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Publication numberUS3829143 A
Publication typeGrant
Publication dateAug 13, 1974
Filing dateMar 22, 1973
Priority dateMar 22, 1973
Publication numberUS 3829143 A, US 3829143A, US-A-3829143, US3829143 A, US3829143A
InventorsBird S
Original AssigneePlastronics
Export CitationBiBTeX, EndNote, RefMan
External Links: USPTO, USPTO Assignment, Espacenet
Carton carrier
US 3829143 A
Abstract  available in
Previous page
Next page
Claims  available in
Description  (OCR text may contain errors)

United States Patent [191 Bird [11] 3,829,143 1 Aug. 13, 1974 [58] Field of Search 294/28, 31 A, 31. 5 65 CARTON CARRIER [75] Inventor: Stanford W. Bird, Salt Lake City,


[7 3] Assignee: Plastronics Corporation, Salt Lake City, Utah 221 Filed: Mar. 22, 1973 211 Appl. No.2 343,831

52 us. 01 294/312, 294/312, 206/65 D,

51 Int. Cl B65d 71/00 294/87 R, 87.2; 206/65 B, 65 c, 215/100 A; 220/94 R, 94 A,

224/45 A, 45 AA, 45 AB, 4

[56] References Cited I UNITED STATES PATENTS 2,397,716 4/1946 Wendlr 3,086,806 4/1963 McAndre 3,104,788 9/1963 Wood 294/312 X 10/1968 Watts .Q ..294/s7.2 3/1969 Ebelhardt ..294/s7.2

Primary Examiner-Richard A. Sehacher Assistant Examiner-Johnny D. Cherry 57 ABSTRACT This invention relates to a carton carrier formed from a flat sheet of flexible material in which holes and notches of various shapes are formed. The carrier is assembled by drawing one end of the sheet through an appropriate central hole therein until edges defining the hole slide into notches formed on each side of the flat sheet.

S0 assembled,- a rolled carrying handle and angularly extending end flaps are formed. Aligned openings in the handle permit ready finger insertion for easy carrying and larger openings in the end flaps allow the end flaps to be placed around an upstanding carton such that lifting on the handle will bend the carrier around the cartons whereby the cartons can be readily lifted.

-4 Claims, 3 Drawing Figures BRIEF DESCRIPTION OF THE INVENTION 1. Field of the Invention This invention relates to carriers for transporting small containers, such as milk cartons.

2. Prior Art There are numerous carriers currently available for supporting and transporting carton-type articles. Some such carriers utilize a frictional engagement between the carrier and the sides of the carton or cartons transported, while others provide platform structures supporting the carton bases. Still others are actually locked to the cartons surface. Such carriers generally are too costly and difficult to fabricate and frequently involve considerable labor in setting them up for use. Because of their bulk it may also prove impractical to transport such known carriers.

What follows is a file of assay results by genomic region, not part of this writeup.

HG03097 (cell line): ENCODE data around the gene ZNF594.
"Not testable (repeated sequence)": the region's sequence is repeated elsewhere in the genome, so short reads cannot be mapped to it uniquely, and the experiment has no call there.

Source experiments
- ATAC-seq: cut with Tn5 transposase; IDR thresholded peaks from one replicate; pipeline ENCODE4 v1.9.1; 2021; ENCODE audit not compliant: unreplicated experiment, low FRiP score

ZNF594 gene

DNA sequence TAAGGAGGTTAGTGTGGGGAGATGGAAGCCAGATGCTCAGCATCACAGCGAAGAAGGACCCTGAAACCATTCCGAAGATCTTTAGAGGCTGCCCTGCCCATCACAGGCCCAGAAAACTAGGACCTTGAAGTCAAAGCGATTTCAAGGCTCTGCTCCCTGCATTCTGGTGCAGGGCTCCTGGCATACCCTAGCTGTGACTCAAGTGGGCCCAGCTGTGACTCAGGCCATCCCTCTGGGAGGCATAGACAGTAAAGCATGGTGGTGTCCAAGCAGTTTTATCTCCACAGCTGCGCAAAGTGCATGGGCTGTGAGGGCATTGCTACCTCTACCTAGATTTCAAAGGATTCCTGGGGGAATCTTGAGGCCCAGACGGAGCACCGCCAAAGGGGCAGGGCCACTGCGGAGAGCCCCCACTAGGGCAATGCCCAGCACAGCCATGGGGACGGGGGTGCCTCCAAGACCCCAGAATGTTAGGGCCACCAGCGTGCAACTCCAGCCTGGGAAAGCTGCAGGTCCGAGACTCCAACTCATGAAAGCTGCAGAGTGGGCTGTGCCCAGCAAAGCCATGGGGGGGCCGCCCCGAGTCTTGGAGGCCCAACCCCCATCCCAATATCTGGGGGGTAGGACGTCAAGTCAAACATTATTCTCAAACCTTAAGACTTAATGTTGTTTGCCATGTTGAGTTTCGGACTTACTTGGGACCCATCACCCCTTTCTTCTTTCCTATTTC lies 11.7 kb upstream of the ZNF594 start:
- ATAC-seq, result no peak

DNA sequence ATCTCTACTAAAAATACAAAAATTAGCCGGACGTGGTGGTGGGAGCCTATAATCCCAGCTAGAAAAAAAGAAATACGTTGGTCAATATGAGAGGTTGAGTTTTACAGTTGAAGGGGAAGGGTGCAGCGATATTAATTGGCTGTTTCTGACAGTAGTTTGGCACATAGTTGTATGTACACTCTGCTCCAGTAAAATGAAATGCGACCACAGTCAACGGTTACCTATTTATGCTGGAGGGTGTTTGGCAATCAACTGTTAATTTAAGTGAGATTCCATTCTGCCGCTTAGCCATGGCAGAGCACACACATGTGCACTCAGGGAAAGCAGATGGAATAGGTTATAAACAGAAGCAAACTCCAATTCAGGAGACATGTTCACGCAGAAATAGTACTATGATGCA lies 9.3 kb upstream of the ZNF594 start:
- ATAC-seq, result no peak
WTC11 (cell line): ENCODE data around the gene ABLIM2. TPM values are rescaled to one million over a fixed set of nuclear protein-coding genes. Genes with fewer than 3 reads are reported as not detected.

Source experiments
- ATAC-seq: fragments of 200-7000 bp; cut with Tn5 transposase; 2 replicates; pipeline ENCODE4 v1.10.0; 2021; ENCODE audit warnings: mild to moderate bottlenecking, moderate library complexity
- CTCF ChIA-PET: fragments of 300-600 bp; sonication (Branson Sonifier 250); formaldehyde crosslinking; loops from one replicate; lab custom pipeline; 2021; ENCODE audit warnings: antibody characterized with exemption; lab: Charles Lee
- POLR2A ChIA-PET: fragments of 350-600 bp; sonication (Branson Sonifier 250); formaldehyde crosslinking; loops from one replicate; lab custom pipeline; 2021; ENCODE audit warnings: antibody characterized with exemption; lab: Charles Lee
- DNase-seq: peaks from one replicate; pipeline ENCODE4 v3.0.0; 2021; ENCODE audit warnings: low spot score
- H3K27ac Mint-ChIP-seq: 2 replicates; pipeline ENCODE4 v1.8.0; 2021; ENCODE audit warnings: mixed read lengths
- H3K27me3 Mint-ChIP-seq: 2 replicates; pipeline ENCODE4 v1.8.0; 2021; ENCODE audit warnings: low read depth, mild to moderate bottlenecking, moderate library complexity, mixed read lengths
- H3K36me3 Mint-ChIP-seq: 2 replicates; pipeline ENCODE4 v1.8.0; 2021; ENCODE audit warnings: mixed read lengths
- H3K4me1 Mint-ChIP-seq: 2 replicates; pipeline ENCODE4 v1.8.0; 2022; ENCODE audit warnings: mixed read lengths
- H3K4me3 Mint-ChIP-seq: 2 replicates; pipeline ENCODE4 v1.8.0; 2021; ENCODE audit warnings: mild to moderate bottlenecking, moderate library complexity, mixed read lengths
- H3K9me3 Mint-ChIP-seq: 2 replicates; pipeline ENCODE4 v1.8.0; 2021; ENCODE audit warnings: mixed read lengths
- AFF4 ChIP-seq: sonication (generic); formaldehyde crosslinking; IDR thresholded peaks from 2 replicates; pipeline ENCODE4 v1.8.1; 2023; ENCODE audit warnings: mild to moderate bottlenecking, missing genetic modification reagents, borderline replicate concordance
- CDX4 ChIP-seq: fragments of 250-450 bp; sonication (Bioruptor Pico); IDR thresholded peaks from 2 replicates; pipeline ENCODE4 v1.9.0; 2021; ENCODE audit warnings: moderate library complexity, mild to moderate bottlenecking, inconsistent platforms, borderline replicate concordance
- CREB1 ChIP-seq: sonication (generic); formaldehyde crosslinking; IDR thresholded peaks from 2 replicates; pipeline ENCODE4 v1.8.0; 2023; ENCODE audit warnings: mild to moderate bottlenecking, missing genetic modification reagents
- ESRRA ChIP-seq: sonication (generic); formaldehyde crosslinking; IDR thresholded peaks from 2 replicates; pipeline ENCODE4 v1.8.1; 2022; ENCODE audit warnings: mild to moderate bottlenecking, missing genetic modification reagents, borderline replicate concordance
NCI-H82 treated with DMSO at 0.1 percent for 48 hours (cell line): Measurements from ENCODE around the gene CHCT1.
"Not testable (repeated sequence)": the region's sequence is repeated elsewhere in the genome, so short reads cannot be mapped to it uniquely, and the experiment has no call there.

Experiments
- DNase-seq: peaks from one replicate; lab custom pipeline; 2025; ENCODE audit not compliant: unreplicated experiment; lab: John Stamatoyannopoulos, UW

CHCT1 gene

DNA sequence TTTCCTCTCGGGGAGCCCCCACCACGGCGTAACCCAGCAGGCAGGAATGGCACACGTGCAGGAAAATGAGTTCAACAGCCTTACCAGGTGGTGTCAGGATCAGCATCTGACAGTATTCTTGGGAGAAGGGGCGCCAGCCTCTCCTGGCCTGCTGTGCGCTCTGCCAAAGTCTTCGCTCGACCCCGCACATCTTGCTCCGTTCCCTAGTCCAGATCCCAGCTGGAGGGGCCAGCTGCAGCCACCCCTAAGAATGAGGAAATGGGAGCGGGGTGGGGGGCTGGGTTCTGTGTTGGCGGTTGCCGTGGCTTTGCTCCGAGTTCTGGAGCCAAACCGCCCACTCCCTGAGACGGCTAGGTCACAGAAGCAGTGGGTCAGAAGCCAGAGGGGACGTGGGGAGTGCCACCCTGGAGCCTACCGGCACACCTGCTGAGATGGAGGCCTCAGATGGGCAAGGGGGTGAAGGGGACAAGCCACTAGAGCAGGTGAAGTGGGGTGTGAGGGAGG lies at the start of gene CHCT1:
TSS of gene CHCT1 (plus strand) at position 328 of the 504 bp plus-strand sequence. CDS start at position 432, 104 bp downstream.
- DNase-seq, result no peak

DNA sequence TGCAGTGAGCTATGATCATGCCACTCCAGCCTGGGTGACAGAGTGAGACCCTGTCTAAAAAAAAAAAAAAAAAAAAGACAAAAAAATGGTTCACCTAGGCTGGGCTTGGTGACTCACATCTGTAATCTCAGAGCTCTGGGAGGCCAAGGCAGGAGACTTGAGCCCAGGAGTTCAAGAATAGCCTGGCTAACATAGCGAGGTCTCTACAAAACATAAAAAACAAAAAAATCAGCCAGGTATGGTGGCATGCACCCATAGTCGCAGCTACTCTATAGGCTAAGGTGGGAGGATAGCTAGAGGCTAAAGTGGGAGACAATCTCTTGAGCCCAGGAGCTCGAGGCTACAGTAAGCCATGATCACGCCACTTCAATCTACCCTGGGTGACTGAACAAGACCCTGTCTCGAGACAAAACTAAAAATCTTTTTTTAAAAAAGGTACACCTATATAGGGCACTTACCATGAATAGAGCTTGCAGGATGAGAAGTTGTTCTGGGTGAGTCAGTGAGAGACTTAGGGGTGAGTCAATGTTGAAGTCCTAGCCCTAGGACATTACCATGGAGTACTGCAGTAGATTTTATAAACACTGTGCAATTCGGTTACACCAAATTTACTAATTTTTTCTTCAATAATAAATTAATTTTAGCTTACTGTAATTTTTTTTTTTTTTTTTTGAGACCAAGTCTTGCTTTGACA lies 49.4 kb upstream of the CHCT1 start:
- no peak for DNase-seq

SUMMARY OF THE INVENTION Principal objects of the present invention are to pro-- vide a carrier formed from a single flat sheet of flexible materialswhich is capable of supporting one or a pair of cartons in carrying openings formed therein. v

Another object is to provide a carrier that does not require clamps or other joining or connecting means to assemble the flat sheet of material into a finished carrier.

Still another object is to provide a carrier which can be reused many times to conveniently transport one or a pair of cartons.

Principal features of the present invention include a flat sheet of strong, flexible material, such as plastic, having greater length than width dimensions and with an arrangement of holes or openings formed therein.

To assemble the flat sheet into a carrier, an end thereof is folded back through an appropriate central hole or opening formed in the flat sheet. The end of the sheet is drawn therethrough until aligned notches formed on opposite outer sides of the sheet are in contact with and slide over edges defining the central hole- Elongate finger holes are formed in parallel rows; with the rows spaced either side of the center line extending transversely across the flat sheet. When the carrier is arranged into an assembled condition, the rows are aligned in opposite side walls proximate the center line of a rolled handle formed in the carrier. A user can readily insert fingers through the aligned finger holes to securely grasp the carrier.

Carrying openings formed in the ends of carrier have shapes which essentially conform to the shape of a carton to be transported. However, the sides of the carrier openings may be curved somewhat more than the carton sides.

Cartons to be transported have dimensions that are very slightly smaller than those of the carrying openings into binding engagement with the carton sides and the binding engagement of the opening sides to a carton therein prevents slippage of the carton and allows the carrier to be used to transport a carton in each of its carrying openings.

Additional objects and features of the invention will become apparent from the following detailed description, taken together with the accompanying drawings.

THE DRAWINGS FIG. I is a perspective view taken from above and at one corner of the carrier of the present invention, in its unassembled condition;

FIG. 2, a perspective view showing how the carrier end is moved through a central hole to assemble the carrier; and

FIG. 3, a perspective view of the assembled carrier with a carton shown in dotted lines inserted through one of the carrying openings.

DETAILED DESCRIPTION Referring now to the drawings:

In the illustrated preferred embodiment, the carton carrier of the present invention is shown generally at 10. As shown in FIG. 1, the carrier 10 in its unassembled state comprises a flat thin sheet of somewhat flexible material ill, preferably plastic, having a number of holes and openings therein.